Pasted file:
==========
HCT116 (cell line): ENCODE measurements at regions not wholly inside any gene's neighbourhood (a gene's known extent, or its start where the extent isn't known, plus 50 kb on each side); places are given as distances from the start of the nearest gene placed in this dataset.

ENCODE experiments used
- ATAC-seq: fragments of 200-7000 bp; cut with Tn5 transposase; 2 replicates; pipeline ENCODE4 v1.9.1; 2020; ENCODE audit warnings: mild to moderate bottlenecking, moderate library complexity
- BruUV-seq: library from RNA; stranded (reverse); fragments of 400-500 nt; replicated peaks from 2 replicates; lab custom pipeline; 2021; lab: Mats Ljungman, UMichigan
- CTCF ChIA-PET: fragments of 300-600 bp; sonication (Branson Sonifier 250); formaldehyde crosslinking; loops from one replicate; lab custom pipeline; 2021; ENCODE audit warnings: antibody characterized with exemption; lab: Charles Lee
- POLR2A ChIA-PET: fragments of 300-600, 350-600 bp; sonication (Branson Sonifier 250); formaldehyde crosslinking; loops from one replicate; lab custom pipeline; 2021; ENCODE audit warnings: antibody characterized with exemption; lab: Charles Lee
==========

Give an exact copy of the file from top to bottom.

HCT116 (cell line): ENCODE measurements at regions not wholly inside any gene's neighbourhood (a gene's known extent, or its start where the extent isn't known, plus 50 kb on each side); places are given as distances from the start of the nearest gene placed in this dataset.

ENCODE experiments used
- ATAC-seq: fragments of 200-7000 bp; cut with Tn5 transposase; 2 replicates; pipeline ENCODE4 v1.9.1; 2020; ENCODE audit warnings: mild to moderate bottlenecking, moderate library complexity
- BruUV-seq: library from RNA; stranded (reverse); fragments of 400-500 nt; replicated peaks from 2 replicates; lab custom pipeline; 2021; lab: Mats Ljungman, UMichigan
- CTCF ChIA-PET: fragments of 300-600 bp; sonication (Branson Sonifier 250); formaldehyde crosslinking; loops from one replicate; lab custom pipeline; 2021; ENCODE audit warnings: antibody characterized with exemption; lab: Charles Lee
- POLR2A ChIA-PET: fragments of 300-600, 350-600 bp; sonication (Branson Sonifier 250); formaldehyde crosslinking; loops from one replicate; lab custom pipeline; 2021; ENCODE audit warnings: antibody characterized with exemption; lab: Charles Lee